Relative calm has returned to the Kenyan coastal town of Mpeketoni, southwest of Lamu, after deadly attacks claimed by the militant group al-Shabab killed more than 100 people in June, local police said.
Three months after the attacks, some residents are still bitter about the assaults and question who or what group was really responsible.
While much has changed in the life of Mary Wanjiku in the past three months, her routine remains the same.
Feels community targeted
The restaurant owner lost her husband in the first deadly attack in June, when more than 60 people were killed. Wanjiku is still bitter and feels her community was targeted.
"You know some people are jealous of us, they don't want to see us prosper,” Wanjiku said. “There are other houses that were not touched, especially those which belonged to other communities [indigenous people]. They attacked the houses of one community [Kikuyu community]."
Between June and July, gunmen attacked civilians and security forces in the town.
While Somalia's al-Shabab militants have claimed responsibility for many of the assaults, high-level government officials, including President Uhuru Kenyatta, have suggested local politicians had a hand in some of the attacks.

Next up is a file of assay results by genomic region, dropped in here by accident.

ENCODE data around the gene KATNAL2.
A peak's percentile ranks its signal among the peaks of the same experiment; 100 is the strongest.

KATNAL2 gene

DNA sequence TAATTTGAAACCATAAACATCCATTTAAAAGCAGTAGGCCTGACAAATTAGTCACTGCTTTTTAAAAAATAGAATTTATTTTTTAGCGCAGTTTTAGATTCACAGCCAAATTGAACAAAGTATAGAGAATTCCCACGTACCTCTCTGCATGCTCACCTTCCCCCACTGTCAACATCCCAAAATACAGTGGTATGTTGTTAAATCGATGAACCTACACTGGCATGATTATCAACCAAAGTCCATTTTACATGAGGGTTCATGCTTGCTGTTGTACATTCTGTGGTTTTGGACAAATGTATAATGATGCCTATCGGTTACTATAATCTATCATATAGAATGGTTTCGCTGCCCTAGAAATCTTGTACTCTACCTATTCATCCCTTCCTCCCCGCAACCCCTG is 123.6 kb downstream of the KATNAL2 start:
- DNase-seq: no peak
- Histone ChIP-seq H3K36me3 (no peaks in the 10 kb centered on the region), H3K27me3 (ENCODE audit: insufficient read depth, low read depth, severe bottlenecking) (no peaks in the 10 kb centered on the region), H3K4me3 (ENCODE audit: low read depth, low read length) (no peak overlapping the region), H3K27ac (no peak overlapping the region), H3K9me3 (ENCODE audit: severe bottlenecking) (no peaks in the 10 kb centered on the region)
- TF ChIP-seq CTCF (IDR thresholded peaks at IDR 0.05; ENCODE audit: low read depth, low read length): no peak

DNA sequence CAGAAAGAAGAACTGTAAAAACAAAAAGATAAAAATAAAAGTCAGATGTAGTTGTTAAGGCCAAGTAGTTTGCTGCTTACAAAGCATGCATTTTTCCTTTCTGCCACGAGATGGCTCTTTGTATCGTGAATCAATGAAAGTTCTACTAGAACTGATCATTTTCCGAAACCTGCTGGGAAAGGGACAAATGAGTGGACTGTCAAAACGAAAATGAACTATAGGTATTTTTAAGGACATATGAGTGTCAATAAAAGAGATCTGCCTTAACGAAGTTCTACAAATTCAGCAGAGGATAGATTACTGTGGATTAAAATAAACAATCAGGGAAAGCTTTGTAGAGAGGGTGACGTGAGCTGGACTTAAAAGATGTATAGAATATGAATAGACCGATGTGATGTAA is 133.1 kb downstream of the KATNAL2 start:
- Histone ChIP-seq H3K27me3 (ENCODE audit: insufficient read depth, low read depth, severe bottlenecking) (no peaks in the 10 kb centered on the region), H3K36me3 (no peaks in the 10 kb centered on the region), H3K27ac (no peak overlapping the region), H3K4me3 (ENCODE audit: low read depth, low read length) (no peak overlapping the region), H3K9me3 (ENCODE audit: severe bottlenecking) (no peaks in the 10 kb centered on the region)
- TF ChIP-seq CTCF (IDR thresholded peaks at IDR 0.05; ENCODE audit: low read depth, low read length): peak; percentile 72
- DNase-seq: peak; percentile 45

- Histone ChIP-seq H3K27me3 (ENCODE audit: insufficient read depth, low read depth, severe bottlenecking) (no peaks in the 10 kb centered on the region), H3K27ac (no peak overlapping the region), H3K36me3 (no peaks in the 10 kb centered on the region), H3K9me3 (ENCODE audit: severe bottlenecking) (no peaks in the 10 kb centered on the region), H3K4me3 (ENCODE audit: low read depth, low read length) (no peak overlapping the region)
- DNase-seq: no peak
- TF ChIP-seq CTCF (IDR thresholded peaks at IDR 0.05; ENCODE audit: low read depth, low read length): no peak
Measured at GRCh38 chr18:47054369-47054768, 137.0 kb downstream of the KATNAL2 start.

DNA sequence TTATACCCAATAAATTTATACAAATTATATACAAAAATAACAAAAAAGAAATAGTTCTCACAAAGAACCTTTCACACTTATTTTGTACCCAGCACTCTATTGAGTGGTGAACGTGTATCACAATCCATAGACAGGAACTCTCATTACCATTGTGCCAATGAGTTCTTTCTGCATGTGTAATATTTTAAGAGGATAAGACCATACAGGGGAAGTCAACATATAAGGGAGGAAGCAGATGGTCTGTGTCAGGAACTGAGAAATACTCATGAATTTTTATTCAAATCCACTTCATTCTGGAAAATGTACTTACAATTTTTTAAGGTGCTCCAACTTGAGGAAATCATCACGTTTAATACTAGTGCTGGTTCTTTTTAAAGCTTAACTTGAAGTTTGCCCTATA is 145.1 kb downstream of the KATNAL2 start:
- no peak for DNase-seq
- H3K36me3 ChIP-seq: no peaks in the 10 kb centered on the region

Some people questioned the tactics used to carry out the killings.
Noel Kitese, a local pastor, said, "Like we get to understand the approach and the way it was done. There was element - like it was terrorism - but we can also see it’s not too much terrorism because they were selecting people, so in terrorism attacks all over the country there is no selection they just bomb people."
The attackers are long gone, but the town is left with scars that run deep and are yet to heal.
'All we need is peace'
But others – such as Salome Wanjiru, who lost her husband just days after giving birth to their third child - she is ready to forgive the assailants for the sake of peace.
"Here, all we need is peace, to live peacefully,” Wanjiru said. “All of us are from here. We are all Kenyans we need to love each other and live in peace."
That peace and normalcy is far away as the town has been under curfew for the past two months, from 6 p.m. to 6 a.m.
The curfew will continue, at least until security officials said they are certain there will be no more attacks on the town and the nearby coastal area.